“Question,” Jeff said. “If we’re only concerned with people who violate the rights of others, how do we deal with drunk drivers?”

“Drunk drivers put other people’s lives at risk,” Tommy replied. “That’s a violation of somebody’s most basic civil liberties: the right to life—weaving all over the road and other drunk behavior will kill somebody; the right to liberty—a wheelchair is a definite infringement on their freedom; and property–the other vehicle or whatever else the drunk is going to crash into.

“Men, I spent some time in the Middle East. That region has the absolute worst drivers in the world. I wouldn’t trust them at 20 miles an hour on an empty four-lane road. But they drive at 110 on two-lane, half-paved roads, with crossing livestock and blind corners. And yet they have only a fraction of the accidents as we have in the States, driver-for-driver. Why? Because they don’t drive drunk. Period. They just don’t do it.”

Another deputy—Walker was his name—raised a hand. “You just told us to use deadly force without hesitation if we need to. Then you said you’ll be our enemy if we hurt or kill somebody. That seems like a contradiction.”

“Two problems, Walker,” Tommy said. “First off, you didn’t listen carefully to my instructions. Poor attention to detail. Secondly, it seems to me that you question your own ability to judge when force is necessary and when it’s not. That’s a fatal flaw in any peace officer.”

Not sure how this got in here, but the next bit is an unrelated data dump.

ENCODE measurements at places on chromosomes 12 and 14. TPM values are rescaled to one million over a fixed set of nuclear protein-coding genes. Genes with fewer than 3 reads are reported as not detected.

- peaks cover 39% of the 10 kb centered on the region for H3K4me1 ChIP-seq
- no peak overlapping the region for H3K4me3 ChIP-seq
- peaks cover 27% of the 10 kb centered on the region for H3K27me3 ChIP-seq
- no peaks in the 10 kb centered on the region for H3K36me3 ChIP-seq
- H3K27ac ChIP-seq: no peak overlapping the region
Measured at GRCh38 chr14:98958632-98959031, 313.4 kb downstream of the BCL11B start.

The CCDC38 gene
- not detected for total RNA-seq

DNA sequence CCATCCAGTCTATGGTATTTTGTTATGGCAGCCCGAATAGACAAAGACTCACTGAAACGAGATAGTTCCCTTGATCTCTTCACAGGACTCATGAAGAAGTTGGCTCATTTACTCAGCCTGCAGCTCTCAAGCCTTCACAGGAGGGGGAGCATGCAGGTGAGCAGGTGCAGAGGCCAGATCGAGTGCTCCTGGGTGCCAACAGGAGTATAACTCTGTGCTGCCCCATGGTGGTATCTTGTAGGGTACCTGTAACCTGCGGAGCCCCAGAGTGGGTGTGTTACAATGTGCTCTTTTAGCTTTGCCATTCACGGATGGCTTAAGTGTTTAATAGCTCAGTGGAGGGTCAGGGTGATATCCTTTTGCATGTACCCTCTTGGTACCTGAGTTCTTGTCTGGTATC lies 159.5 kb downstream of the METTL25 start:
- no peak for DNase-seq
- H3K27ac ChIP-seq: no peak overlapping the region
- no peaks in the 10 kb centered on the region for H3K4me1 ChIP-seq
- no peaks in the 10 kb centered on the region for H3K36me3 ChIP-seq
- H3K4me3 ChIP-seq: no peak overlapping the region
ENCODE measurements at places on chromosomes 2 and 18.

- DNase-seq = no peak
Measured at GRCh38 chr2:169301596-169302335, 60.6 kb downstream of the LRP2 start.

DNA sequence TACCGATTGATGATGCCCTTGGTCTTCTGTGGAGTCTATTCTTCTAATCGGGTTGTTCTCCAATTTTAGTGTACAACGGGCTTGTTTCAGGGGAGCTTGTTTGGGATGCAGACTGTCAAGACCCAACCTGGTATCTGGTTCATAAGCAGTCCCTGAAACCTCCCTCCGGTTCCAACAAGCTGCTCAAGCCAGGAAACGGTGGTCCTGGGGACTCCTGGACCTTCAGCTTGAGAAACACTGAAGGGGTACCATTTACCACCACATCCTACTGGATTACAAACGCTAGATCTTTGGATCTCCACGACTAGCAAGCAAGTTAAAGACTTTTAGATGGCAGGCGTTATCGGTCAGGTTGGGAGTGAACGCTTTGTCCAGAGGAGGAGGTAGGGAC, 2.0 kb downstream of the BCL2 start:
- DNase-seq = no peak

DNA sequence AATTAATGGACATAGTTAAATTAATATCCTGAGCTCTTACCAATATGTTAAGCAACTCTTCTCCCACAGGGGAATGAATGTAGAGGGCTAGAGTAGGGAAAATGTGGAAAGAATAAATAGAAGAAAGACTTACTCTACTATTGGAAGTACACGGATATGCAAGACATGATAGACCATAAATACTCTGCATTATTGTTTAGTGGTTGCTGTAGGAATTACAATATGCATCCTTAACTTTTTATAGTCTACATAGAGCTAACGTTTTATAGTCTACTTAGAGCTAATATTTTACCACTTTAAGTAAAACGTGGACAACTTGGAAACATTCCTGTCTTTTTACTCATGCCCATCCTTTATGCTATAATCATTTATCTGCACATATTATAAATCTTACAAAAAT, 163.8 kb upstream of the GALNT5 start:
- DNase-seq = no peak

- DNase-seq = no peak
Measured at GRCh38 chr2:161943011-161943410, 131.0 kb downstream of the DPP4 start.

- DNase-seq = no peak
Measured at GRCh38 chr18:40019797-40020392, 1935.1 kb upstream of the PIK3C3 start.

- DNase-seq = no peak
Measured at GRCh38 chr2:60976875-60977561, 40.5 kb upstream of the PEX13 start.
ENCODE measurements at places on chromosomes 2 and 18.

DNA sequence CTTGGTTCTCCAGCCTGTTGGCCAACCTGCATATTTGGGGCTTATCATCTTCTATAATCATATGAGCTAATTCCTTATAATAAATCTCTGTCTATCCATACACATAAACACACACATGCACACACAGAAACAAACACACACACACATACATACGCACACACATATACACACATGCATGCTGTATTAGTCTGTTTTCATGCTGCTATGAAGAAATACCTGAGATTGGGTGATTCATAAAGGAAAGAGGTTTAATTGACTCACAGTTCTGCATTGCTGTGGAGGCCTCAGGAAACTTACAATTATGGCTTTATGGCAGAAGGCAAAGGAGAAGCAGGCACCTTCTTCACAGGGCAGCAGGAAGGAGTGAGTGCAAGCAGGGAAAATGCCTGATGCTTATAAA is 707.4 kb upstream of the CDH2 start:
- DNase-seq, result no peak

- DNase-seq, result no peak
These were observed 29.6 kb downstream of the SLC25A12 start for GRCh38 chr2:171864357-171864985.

“I think his concern,” Harris said, “is the same as mine and everyone else’s: I mean, it’s our first day with you in charge and it’s like you’re taking the side of the civilians over us already.”

Tommy shook his head and ground his teeth for a moment. “Let me make something real clear to all of you right now: you are civilians. You are not soldiers; you are not in an army; and we are not at war with the taxpayers.” He pointed at the booklet Harris absently played with in one hand. “I don’t just expect you to read that, men. I expect you to know it; accept it; and conduct yourselves as if you believe it, for as long as you work for me.”

Within the first four months, three more deputies were gone. Harris tampered with his car camera; Walker coerced sexual favors from a prostitute in Norman. The third quit.

Tommy deputized some academy graduates to replace them. One of them was Janet Bailey, who covered for the dispatcher during her shift, and also updated the website. The image of the county sheriff’s office turned around, between her efforts at communication and the reformed conduct of the deputies.